Nothing gives kindergarten teacher Chris Arcangelo more pleasure than being surrounded by young children who bring wonder and joy into her world.
“I absolutely love children. They’re innocent, wonderful and kind. You never know what to expect. You just can’t imagine,” Arcangelo said.
Hers is a story of a segue from executive secretary to stay- at -home mom then later to professional storyteller and teacher’s aid at Abington Heights Middle School.
“Everyone used to say, ‘Why don’t you go to school and become a teacher?’ So one day, I said OK and quit my teacher’s aid job. I attended Marywood College where I received my B.S. in elementary education and a minor in early childhood.” Arcangelo explained.
From there, things blossomed naturally. Monsignor John Louis asked Arcangelo if she’d like to be St. Gregory’s Early Childhood Center’s kindergarten teacher. That was 17 years ago. And she’s still embracing every moment. She claims children keep her young, alert and give her lots of energy.
Arcangelo gives her job one hundred percent, if not more, and she feels strongly about helping children grow and develop at their own pace.
A typical day means arriving at school at 8:30 a.m. Work starts with cleanup drills.
“I’m a fuss pot about that. The children know I like things organized and that everything has its place. The room is very exciting, too, because I hang up their pictures and they feel really special.”
Art isn’t the only subject in the children’s daily routine. Youngsters enjoy math, phonics, science, music and gym. “They’re busy until dismissal at 2:30 p.m.,” said Arcangelo.
Arcangelo’s philosophy is simple: make sure kindergarten students learn to love school because they’re having so much fun.
“Right now, we have caterpillars waiting to become butterflies,” said Arcangelo, “when lucky enough, and we usually are, kids watch as the butterflies emerge, chrysalis, is what it’s called. It’s unbelievable and pure amazing to watch the children learn.”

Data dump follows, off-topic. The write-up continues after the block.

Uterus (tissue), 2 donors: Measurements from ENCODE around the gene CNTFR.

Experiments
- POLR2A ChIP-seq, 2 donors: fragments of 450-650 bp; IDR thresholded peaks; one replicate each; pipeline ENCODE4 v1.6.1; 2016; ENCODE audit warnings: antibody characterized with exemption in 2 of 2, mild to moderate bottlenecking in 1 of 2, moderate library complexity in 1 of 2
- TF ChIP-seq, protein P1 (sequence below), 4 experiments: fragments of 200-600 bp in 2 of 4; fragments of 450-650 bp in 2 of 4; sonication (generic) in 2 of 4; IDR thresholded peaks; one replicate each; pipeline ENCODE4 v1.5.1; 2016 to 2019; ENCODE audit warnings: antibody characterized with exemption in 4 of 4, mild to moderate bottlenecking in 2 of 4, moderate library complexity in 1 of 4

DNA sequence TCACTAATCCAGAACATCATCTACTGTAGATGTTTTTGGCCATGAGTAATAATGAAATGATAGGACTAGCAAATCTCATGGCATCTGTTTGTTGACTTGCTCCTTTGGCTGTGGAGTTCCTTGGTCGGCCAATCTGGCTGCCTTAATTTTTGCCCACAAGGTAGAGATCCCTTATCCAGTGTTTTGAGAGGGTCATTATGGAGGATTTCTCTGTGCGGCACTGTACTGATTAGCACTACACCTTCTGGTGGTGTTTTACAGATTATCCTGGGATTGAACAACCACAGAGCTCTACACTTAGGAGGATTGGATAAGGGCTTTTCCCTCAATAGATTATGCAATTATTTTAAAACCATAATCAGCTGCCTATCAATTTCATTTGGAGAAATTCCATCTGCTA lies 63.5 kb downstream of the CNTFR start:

Other activities on her agenda include Earth Day cleanup where the children wear old clothes and gloves and pick up garbage on the grounds.
Other memorable events for her: the end of year school shows and Christmas Shows. “The Kinderkids are absolutely astonishing.”
Students vote twice each year. Arcangelo feels strongly about children learning the process of government at an early age. And there’s always the tour which usually takes place at the beginning of the school year.
“We tour Gerrity’s supermarket, PNC Bank, the Clarks Summit post office, the firehouse and have lunch at McDonald’s so they can learn about the community in which they live,” Arcangelo said.
Arcangelo has many philosophies, one of which is that children are children no matter where you go in the world. What’s different, she claims, is to what they’re exposed.
“I only want them to be beautiful, kind human beings. That’s what I expect of them.”
Sometimes Arcangelo is not only party to that growth in character development. She witnesses the amazing: the little girl whose voice is beautiful as she sings songs from Les Miserables for the class and the group effort made when one little boy was left on a school bus for three hours.
“We wrote a book about him. The children in the classroom drew a picture about their friend and what they thought he experienced.” Arcangelo still wants to see that collaboration published as well as her notebook of all the unique, cute, insightful things the children say to her on a day- to -day basis.
“One little girl said to me ‘If you want to be a friend act like one.’ I still have that one on my wall for the past seven years. It never ceases to amaze me,” said Arcangelo on her student’s awareness of themselves, the world around them.
Arcangelo is blessed to still hear from former students as far away as Florida, New Jersey, Connecticut and Wisconsin. “I just want them to remember this experience with love,” she summed up.
The Clarks Green resident is married 43 years to John, a former high school Math teacher who is now an adjunct teacher at Keystone College. They have three children: John, Amy and Karen and five grandchildren: John, Maia, Sara, Annabella and Christopher.